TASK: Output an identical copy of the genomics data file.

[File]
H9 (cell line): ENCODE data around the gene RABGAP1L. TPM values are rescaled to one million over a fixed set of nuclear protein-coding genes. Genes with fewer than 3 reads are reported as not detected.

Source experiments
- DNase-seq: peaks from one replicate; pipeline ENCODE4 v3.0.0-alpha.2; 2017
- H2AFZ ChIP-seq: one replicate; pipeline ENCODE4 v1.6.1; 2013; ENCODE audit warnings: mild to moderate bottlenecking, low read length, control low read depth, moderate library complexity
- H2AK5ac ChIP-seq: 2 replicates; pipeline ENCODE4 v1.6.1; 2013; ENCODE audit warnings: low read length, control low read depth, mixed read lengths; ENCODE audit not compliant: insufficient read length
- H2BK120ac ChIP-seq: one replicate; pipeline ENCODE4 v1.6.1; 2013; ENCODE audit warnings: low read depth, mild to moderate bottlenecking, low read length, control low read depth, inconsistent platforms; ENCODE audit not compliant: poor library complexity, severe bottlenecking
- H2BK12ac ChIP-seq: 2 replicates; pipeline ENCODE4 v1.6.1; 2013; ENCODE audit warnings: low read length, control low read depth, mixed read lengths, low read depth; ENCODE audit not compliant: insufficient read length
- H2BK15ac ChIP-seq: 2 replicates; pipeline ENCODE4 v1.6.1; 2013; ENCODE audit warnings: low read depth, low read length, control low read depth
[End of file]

H9 (cell line): ENCODE data around the gene RABGAP1L. TPM values are rescaled to one million over a fixed set of nuclear protein-coding genes. Genes with fewer than 3 reads are reported as not detected.

Source experiments
- DNase-seq: peaks from one replicate; pipeline ENCODE4 v3.0.0-alpha.2; 2017
- H2AFZ ChIP-seq: one replicate; pipeline ENCODE4 v1.6.1; 2013; ENCODE audit warnings: mild to moderate bottlenecking, low read length, control low read depth, moderate library complexity
- H2AK5ac ChIP-seq: 2 replicates; pipeline ENCODE4 v1.6.1; 2013; ENCODE audit warnings: low read length, control low read depth, mixed read lengths; ENCODE audit not compliant: insufficient read length
- H2BK120ac ChIP-seq: one replicate; pipeline ENCODE4 v1.6.1; 2013; ENCODE audit warnings: low read depth, mild to moderate bottlenecking, low read length, control low read depth, inconsistent platforms; ENCODE audit not compliant: poor library complexity, severe bottlenecking
- H2BK12ac ChIP-seq: 2 replicates; pipeline ENCODE4 v1.6.1; 2013; ENCODE audit warnings: low read length, control low read depth, mixed read lengths, low read depth; ENCODE audit not compliant: insufficient read length
- H2BK15ac ChIP-seq: 2 replicates; pipeline ENCODE4 v1.6.1; 2013; ENCODE audit warnings: low read depth, low read length, control low read depth